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" To go into solitude, a man needs to retire as much from his chamber as from society. I am not solitary whilst I read and write, though nobody is with me. But if a man would be alone, let him look at the stars. "
Nature: Addresses, and Lectures - Page 15
by Ralph Waldo Emerson - 1883 - 315 pages
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Nineteenth-Century Theories of Art

Joshua C. Taylor - 1987 - 563 pages
...is excerpted from Essays (Boston: James Munroe and Company, 1847), pp. 322-33. To go into solitude, a man needs to retire as much from his chamber as...those heavenly worlds, will separate between him and vulgar things. One might think the atmosphere was made transparent with this design, to give man, in...
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Scenes of Nature, Signs of Men: Essays on 19th and 20th Century American ...

Tony Tanner - 1989 - 288 pages
...first major essay should define the conditions for the procurement of solitude: 'To go into solitude, a man needs to retire as much from his chamber as from society.' As Emily Dickinson puts it, 'the soul selects her own society/Then shuts the door.' No single sentence...
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The Norton Book of Nature Writing

Robert Finch, John Elder - 1990 - 921 pages
...as that of the world on the human mind, they do not vary the result. I. NATURE To go into solitude, a man needs to retire as much from his chamber as from society. 1 am not solitary whilst I read and write, though nobody is with me. But if a man would be alone, let...
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Dickinson and the Boundaries of Feminist Theory

Mary Loeffelholz - 1991 - 179 pages
...for idealization. She also denies what Emerson claims to be the necessary isolation of the poet's eye ("if a man would be alone, let him look at the stars"). For Emerson, a landscape may contain other human beings as farmers but scarcely other seers; in any...
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Contexts for Hawthorne: The Marble Faun and the Politics of Openness and ...

Milton R. Stern, Stern - 1991 - 201 pages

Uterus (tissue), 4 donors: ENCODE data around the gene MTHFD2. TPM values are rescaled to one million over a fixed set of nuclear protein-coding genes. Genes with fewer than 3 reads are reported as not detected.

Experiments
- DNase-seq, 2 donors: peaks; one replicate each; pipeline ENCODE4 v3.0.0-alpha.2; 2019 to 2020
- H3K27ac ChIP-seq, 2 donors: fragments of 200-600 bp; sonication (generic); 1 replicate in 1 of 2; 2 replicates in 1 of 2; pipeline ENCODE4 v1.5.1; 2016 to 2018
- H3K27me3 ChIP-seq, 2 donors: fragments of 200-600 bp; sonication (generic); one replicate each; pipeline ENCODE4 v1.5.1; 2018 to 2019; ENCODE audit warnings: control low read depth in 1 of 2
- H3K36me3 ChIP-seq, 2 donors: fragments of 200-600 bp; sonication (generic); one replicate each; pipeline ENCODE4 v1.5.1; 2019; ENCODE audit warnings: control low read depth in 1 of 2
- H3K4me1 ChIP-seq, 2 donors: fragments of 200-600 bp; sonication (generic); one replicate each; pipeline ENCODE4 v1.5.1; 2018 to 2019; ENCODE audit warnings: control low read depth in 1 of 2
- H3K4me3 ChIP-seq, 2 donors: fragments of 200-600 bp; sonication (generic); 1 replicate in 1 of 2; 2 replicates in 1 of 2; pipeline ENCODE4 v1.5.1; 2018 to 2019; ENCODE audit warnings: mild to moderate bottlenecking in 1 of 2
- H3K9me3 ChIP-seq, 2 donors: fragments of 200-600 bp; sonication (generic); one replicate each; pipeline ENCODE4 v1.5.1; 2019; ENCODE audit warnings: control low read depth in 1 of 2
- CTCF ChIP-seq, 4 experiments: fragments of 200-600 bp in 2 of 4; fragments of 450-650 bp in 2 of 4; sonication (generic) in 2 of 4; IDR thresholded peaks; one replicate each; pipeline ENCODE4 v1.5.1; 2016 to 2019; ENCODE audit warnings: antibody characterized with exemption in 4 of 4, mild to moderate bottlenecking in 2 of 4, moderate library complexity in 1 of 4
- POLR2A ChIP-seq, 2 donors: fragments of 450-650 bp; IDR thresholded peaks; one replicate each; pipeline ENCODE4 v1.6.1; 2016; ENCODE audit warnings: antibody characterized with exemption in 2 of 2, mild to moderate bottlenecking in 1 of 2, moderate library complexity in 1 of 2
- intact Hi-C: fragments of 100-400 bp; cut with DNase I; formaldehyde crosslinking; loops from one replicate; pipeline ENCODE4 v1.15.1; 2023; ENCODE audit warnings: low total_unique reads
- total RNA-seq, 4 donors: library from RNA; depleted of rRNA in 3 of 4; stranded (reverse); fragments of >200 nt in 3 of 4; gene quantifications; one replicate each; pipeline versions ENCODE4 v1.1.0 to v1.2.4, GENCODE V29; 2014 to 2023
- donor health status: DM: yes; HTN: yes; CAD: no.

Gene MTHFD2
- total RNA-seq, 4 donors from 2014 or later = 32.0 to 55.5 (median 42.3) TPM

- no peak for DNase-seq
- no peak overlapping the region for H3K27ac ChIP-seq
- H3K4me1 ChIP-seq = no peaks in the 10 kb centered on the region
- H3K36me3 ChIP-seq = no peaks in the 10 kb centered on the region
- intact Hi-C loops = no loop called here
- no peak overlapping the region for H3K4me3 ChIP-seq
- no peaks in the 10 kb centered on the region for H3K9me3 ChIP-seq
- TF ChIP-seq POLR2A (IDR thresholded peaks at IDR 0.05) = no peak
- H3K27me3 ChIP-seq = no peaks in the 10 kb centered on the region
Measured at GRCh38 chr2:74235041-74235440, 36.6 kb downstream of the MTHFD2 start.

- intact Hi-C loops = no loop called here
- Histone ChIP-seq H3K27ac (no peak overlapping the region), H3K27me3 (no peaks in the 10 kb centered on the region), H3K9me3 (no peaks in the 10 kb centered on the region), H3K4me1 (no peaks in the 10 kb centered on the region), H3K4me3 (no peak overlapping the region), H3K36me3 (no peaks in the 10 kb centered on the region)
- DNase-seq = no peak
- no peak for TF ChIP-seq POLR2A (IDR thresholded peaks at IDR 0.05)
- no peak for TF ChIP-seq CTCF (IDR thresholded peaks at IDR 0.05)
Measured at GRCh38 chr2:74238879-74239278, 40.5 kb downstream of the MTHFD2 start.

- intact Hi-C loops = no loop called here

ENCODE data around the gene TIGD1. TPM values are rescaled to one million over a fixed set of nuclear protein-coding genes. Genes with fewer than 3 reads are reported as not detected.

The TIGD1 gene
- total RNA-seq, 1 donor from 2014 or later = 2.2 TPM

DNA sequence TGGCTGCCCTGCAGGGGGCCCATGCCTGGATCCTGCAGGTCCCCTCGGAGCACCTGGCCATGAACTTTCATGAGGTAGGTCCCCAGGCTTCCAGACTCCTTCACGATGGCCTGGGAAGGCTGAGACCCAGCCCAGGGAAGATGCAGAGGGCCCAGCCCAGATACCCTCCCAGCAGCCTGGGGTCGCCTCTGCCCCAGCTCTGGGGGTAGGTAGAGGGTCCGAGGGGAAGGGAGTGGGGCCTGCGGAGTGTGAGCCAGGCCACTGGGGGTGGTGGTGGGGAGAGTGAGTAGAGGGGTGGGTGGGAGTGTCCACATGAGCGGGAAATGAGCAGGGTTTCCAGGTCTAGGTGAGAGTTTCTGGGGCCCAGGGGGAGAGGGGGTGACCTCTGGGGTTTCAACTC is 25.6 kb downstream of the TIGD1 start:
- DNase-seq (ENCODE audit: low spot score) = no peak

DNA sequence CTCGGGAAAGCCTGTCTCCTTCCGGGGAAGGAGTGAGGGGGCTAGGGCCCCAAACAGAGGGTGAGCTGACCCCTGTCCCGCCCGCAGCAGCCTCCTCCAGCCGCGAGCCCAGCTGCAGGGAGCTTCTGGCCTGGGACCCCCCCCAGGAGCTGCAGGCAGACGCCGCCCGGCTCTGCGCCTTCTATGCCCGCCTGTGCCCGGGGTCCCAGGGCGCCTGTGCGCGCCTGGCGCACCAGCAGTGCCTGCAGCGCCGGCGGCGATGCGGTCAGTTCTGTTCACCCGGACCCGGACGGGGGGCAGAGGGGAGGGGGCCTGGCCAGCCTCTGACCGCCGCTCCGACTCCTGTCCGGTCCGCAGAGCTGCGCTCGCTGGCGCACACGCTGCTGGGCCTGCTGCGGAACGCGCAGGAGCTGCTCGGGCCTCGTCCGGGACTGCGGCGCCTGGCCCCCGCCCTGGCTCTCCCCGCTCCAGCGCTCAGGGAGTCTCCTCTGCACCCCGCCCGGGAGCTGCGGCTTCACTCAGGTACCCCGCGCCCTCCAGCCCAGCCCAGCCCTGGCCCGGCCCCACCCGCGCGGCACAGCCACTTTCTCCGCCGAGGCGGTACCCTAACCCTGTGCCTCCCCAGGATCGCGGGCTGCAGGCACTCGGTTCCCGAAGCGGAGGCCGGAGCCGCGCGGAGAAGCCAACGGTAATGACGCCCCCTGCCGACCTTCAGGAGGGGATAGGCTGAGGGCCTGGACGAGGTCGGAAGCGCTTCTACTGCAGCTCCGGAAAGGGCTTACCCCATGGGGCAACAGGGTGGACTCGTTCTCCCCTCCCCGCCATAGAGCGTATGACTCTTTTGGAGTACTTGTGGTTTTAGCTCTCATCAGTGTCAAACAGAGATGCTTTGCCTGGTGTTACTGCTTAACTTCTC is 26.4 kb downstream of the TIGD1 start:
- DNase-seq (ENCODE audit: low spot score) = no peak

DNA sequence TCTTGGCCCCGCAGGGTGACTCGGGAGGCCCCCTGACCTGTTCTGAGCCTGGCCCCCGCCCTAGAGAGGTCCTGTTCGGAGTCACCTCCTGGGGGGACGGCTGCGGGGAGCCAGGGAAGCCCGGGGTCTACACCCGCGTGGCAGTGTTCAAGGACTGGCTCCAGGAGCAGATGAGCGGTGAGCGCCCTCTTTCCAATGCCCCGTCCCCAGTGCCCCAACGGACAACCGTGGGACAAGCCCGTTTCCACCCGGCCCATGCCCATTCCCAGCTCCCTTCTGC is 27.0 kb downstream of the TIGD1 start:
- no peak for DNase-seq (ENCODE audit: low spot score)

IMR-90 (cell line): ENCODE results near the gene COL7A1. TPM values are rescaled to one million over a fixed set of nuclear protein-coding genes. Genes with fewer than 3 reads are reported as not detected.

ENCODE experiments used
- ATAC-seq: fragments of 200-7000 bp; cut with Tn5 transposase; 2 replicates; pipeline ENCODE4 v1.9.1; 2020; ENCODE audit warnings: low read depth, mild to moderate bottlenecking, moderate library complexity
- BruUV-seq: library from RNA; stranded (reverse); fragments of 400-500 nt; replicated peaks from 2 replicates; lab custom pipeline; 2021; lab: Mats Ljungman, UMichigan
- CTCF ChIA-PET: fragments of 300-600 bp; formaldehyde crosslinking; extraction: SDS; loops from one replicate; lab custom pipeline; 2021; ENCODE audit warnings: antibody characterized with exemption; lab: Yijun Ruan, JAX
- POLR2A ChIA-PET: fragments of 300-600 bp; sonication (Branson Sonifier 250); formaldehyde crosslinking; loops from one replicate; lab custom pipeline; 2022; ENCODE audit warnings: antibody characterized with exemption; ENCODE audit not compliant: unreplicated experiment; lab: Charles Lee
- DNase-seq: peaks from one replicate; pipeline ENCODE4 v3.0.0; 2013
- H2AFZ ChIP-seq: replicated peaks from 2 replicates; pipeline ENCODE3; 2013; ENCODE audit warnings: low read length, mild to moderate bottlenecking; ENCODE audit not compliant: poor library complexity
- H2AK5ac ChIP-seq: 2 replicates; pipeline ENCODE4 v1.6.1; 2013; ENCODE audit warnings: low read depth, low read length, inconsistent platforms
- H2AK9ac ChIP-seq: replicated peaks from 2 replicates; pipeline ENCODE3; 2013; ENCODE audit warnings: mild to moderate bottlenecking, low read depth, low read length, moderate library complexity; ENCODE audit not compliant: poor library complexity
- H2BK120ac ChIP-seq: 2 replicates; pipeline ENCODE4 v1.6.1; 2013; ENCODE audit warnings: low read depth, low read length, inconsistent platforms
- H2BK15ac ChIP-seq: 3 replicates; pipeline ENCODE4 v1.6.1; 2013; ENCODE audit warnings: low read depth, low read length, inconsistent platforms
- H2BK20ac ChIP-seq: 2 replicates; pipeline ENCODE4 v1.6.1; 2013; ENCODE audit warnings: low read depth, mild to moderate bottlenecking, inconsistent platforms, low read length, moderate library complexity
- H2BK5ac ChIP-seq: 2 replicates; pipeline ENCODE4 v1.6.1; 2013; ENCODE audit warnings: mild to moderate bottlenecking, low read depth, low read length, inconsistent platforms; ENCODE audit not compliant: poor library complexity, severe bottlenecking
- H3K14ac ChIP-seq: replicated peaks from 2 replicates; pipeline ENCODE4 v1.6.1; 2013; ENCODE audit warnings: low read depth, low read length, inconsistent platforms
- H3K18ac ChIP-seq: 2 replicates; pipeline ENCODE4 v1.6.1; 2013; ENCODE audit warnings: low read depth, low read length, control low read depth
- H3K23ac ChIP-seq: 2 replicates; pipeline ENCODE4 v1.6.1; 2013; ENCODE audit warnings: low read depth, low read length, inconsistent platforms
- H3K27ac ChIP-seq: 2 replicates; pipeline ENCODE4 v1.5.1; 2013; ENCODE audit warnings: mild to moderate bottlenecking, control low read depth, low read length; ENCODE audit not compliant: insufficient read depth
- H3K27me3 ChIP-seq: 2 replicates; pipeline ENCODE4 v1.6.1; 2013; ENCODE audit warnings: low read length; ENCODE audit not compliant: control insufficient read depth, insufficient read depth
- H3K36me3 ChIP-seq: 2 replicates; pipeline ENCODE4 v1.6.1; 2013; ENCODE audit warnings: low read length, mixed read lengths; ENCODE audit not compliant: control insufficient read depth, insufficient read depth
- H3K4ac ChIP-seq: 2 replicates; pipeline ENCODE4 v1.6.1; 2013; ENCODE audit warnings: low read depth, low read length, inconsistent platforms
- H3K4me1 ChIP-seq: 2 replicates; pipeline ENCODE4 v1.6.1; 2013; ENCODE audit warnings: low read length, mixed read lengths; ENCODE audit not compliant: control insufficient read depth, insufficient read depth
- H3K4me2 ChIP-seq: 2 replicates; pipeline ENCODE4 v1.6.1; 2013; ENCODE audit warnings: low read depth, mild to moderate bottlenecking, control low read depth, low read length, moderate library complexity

...light as a metaphor for the transcendent state of consciousness to be achieved in the new democracy. 1f a man would be alone, let him look at the stars. . . . The stars awaken . . . reverence. . . . There is a property in the horizon which no man has but he whose...
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American Transcendentalism and Asian Religions

Arthur Versluis - 1993 - 368 pages
...revealed his preoccupation with solitude. The first chapter of "Nature" begins: "To go into solitude, a man needs to retire as much from his chamber as from society. ... In the woods, is perpetual youth."153 The hallmark preoccupations of Emersonian Transcendentalism...
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Das Natur/Kultur-Paradigma in der englischsprachigen Erzählliteratur des 19 ...

Konrad Gross, Meinhard Winkgens - 1994 - 405 pages
...entpuppt. 14 Nicht von ungefähr gilt der erste Gedanke, den Emerson in Nature ausführt, den Sternen: "But if a man would be alone, let him look at the...worlds will separate between him and what he touches. [...] Seen in the streets of cities, how great they are!" (Emerson 1903: 13). Vgl. dazu besonders Paul...
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Star-Hopping: Your Visa to Viewing the Universe

Robert A. Garfinkle - 1997 - 360 pages
...see what else you can star-hop to. 110 April Ursa Major: A Dipper round tripper To go into solitude, a man needs to retire as much from his chamber as from society.... But if a man would be alone, let him look at the stars. The rays that come from those heavenly worlds,...
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Modern Theories of the Universe: From Herschel to Hubble

Michael J. Crowe - 1994 - 435 pages
...[Given modern astronomy,] Who can be a Calvinist or who an Atheist[?]—2 From Emerson's "Nature" (1836) But if a man would be alone, let him look at the stars. . . . One might think the atmosphere was made transparent with this design, to give man, in the heavenly...
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Acts of Hope: Creating Authority in Literature, Law, and Politics

James Boyd White - 1994 - 322 pages
...played off this style, using it, for example, in the famous opening of "Nature": "To go into solitude a man needs to retire as much from his chamber as from society." Here he assumes, as natural, a way of talking that generalizes confidently about what "a man" needs...
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